What storage conditions are needed for this medicine?
Keep the vaginal rings and cream in the container it came in, tightly closed, and out of reach of children. Store it at room temperature and away from excess heat and moisture (not in the bathroom).
Throw away any medication that is outdated or no longer needed. Should you have any concerns, please talk to your pharmacist about the proper disposal of your medication.
In case of an emergency/overdose
In the case of an overdose, call your local poison control center at 1-800-222-1222. If the victim has collapsed or is not breathing, call local emergency services at 911.
Tell your doctor if you have any of the following: high blood pressure, angina, or heart disease; high levels of cholesterol or triglycerides in your blood; liver disease; kidney disease; asthma; epilepsy; migraines; diabetes; depression; gallbladder disease; uterine fibroids; had a hysterectomy (uterus removed); a narrow, short, or prolapsed vagina; vaginal irritation; or a vaginal infection.
Do not use Mericomb without first talking to your doctor if you have a circulation, bleeding, or blood-clotting disorder; undiagnosed, abnormal vaginal bleeding; or any type of breast, uterine, or hormone-dependent cancer. Using Mericomb may be dangerous in some cases if you have any of the conditions listed above.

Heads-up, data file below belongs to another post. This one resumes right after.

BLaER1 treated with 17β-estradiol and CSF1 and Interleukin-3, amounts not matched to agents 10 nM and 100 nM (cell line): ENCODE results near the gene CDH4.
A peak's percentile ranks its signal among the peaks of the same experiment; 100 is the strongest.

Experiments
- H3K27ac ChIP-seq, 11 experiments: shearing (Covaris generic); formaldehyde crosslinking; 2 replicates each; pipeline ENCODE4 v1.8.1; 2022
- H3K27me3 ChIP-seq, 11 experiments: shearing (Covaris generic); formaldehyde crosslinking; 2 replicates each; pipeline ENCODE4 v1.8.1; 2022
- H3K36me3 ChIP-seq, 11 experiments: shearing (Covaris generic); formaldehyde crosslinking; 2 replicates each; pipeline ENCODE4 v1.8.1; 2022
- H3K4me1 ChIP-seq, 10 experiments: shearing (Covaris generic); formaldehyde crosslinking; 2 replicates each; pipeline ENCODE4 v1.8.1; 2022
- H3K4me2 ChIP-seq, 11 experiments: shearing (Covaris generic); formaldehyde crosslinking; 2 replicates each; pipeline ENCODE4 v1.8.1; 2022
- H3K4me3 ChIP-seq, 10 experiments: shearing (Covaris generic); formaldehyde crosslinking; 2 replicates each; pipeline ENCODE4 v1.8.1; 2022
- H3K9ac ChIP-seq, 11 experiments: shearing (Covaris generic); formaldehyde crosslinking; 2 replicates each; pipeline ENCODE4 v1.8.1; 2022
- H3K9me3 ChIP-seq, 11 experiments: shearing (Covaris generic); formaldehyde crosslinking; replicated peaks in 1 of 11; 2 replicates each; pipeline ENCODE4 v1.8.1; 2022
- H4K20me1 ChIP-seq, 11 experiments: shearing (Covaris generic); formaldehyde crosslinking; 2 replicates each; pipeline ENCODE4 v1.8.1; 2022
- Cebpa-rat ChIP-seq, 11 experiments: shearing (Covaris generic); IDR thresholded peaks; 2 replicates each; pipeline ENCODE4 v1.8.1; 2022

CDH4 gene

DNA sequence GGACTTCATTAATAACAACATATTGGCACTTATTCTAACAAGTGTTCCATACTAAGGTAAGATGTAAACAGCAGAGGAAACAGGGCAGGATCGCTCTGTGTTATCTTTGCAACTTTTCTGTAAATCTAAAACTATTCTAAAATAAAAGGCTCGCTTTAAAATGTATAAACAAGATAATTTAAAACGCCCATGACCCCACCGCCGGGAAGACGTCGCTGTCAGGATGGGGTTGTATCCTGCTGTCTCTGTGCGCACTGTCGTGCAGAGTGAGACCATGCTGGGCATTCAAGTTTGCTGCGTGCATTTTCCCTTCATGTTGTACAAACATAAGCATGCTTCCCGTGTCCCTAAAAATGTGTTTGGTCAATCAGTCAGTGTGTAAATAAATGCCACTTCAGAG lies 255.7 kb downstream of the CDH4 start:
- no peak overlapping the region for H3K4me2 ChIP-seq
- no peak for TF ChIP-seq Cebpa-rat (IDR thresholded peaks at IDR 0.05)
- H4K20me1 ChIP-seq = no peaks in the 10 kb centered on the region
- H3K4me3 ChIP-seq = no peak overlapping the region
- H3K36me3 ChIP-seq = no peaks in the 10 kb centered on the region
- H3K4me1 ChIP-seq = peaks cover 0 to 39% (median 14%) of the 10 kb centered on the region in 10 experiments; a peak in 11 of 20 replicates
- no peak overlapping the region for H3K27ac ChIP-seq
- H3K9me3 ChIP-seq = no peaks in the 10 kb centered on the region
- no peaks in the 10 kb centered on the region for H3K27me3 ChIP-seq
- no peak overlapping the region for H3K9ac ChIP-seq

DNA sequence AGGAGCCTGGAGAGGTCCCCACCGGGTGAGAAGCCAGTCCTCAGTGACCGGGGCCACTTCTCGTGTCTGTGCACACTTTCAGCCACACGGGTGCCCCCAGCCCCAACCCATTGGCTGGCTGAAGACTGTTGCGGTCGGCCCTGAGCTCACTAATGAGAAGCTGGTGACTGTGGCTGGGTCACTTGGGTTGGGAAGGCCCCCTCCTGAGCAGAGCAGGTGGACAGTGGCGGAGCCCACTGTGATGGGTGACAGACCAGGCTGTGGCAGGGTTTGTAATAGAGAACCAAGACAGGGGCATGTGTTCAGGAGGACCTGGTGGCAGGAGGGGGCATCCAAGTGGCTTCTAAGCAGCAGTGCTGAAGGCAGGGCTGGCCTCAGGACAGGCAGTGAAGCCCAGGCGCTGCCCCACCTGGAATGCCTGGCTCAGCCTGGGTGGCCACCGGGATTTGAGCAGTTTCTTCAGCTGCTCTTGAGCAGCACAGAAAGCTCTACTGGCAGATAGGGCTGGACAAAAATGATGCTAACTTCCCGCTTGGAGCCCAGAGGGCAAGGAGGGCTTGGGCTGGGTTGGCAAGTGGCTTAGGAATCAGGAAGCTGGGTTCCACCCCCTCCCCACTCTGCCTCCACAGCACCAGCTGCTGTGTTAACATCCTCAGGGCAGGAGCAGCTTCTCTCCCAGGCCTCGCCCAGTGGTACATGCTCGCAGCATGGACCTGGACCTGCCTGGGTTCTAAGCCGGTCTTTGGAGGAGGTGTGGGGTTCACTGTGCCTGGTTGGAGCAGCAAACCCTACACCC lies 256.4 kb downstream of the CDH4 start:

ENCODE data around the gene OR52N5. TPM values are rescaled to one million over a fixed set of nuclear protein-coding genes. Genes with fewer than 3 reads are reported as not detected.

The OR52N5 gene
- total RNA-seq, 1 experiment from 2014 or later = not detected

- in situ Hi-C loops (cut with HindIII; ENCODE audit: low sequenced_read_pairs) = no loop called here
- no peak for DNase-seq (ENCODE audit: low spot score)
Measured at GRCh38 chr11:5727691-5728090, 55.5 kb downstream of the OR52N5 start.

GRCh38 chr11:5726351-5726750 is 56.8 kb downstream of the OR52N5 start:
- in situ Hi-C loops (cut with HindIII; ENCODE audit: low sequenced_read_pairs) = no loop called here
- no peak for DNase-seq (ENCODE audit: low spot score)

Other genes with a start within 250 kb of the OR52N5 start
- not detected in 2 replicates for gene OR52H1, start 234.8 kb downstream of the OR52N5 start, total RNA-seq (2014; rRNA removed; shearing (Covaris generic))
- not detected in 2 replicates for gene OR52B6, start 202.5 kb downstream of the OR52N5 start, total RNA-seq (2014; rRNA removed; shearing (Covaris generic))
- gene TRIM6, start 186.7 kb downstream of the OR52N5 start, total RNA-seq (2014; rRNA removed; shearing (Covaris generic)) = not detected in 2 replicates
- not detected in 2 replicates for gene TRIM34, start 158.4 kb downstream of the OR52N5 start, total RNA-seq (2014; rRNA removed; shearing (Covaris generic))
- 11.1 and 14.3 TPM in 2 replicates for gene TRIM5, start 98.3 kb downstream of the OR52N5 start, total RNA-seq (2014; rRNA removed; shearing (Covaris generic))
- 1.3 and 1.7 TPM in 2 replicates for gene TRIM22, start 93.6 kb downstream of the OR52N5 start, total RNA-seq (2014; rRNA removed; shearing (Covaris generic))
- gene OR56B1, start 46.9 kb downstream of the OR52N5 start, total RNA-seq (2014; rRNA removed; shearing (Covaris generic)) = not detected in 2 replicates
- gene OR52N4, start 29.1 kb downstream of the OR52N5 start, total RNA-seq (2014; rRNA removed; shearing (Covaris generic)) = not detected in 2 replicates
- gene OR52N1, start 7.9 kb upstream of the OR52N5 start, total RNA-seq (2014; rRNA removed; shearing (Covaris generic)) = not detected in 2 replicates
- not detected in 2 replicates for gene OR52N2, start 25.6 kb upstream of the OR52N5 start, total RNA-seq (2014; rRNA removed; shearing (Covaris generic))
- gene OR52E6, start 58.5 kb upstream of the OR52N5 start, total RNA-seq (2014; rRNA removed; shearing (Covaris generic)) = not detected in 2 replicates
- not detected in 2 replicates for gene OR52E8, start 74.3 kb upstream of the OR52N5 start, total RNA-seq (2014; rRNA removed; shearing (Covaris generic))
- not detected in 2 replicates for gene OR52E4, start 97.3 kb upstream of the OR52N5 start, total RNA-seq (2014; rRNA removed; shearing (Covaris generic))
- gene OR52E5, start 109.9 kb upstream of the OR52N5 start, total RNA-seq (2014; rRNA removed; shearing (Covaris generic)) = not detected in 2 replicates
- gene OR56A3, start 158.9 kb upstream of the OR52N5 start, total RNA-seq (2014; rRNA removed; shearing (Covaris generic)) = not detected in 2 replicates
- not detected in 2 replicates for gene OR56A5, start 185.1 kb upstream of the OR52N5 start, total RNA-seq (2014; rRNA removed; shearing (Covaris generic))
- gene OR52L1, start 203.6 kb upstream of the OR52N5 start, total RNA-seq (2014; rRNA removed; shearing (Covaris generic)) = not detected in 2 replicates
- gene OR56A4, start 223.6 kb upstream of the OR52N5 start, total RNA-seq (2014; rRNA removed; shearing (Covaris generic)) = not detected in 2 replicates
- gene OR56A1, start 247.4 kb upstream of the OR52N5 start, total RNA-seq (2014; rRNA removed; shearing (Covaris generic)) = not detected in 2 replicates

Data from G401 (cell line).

You may not be able to use Mericomb, or you may require a dosage adjustment or special monitoring during treatment, if you have any of the conditions listed above.
Long-term treatment with Mericomb may increase the risk of a stroke. Because of this risk, you should contact your doctor or healthcare provider to discuss your individual risks and benefits before taking Mericomb during a long-term cycle. You should also talk to your doctor or healthcare provider on a regular basis (for example, every 3-6 months) about whether you should continue this treatment.
The Women’s Health Initiative (WHI) study reported increased risks of myocardial infarction, stroke, invasive breast cancer, pulmonary emboli, and deep vein thrombosis in postmenopausal women (50-79 years of age) during 5 years of treatment with oral conjugated estrogens combined with medroxyprogesterone acetate.
The WHIMS study found that postmenopausal women 65 years of age or older who were treated with oral conjugated estrogens plus medroxyprogesterone acetate had an increased risk of developing dementia. It is unknown whether this finding applies to younger postmenopausal women or to women using estrogen only therapy.